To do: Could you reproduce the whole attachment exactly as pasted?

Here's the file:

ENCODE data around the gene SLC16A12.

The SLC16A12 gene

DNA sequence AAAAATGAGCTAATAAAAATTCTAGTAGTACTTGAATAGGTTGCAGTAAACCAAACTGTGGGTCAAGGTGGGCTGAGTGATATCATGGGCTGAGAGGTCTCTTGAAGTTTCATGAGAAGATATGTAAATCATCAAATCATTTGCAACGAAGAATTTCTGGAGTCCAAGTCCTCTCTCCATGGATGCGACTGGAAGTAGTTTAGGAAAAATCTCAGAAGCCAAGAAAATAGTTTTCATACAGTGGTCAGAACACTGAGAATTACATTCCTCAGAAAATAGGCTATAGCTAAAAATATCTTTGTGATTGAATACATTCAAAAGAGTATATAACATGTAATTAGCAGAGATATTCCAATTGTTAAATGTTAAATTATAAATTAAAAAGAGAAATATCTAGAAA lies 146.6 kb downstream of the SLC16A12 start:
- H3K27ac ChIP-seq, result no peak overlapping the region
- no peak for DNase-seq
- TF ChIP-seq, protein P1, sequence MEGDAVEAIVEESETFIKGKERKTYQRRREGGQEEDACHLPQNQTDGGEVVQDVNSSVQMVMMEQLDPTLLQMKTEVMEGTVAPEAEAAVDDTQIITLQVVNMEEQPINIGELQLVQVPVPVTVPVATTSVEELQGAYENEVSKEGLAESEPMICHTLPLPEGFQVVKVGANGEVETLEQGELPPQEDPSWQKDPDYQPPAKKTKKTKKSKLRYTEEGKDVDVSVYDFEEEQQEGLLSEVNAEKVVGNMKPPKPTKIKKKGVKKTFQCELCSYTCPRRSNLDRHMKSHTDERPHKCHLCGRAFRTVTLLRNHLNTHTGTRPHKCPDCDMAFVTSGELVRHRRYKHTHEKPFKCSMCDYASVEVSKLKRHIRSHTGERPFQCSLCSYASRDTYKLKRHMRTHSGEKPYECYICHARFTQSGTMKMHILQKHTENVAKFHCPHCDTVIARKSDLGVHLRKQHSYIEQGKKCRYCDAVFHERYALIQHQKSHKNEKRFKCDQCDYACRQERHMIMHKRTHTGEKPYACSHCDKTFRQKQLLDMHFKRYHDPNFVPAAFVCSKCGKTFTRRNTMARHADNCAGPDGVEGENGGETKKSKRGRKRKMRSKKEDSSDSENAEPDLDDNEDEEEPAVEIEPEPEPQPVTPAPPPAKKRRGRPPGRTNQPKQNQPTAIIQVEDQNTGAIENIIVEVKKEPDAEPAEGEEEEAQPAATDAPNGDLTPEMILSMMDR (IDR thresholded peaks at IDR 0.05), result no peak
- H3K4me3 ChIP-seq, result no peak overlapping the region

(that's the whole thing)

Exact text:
ENCODE data around the gene SLC16A12.

The SLC16A12 gene

DNA sequence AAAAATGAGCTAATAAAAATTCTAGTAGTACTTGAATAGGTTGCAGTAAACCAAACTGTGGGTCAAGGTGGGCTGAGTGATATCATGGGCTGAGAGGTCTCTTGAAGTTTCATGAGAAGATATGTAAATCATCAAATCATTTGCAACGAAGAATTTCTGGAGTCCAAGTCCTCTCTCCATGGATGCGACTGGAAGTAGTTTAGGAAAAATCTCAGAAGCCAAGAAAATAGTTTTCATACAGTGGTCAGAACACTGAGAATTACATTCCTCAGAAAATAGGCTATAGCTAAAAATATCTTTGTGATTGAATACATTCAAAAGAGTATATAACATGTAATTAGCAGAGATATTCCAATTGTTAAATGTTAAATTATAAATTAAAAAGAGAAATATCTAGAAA lies 146.6 kb downstream of the SLC16A12 start:
- H3K27ac ChIP-seq, result no peak overlapping the region
- no peak for DNase-seq
- TF ChIP-seq, protein P1, sequence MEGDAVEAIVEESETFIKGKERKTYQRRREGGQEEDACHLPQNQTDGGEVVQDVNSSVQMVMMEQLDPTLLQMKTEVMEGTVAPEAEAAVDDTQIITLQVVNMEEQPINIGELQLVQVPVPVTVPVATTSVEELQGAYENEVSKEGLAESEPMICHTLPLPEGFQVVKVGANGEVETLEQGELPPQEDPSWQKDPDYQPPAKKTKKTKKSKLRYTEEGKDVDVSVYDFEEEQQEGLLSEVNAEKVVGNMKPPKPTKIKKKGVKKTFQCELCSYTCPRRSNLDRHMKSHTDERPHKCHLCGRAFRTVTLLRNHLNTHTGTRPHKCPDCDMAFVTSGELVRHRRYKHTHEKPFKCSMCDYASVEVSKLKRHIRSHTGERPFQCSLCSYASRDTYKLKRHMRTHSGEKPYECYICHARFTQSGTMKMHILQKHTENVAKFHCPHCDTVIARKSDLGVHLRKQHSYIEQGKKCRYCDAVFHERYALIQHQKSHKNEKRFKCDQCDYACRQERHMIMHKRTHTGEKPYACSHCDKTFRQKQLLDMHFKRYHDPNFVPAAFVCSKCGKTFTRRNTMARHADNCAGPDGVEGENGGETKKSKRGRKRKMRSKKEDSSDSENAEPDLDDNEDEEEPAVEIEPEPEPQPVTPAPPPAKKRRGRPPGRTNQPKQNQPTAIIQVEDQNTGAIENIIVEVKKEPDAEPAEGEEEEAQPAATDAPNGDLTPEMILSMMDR (IDR thresholded peaks at IDR 0.05), result no peak
- H3K4me3 ChIP-seq, result no peak overlapping the region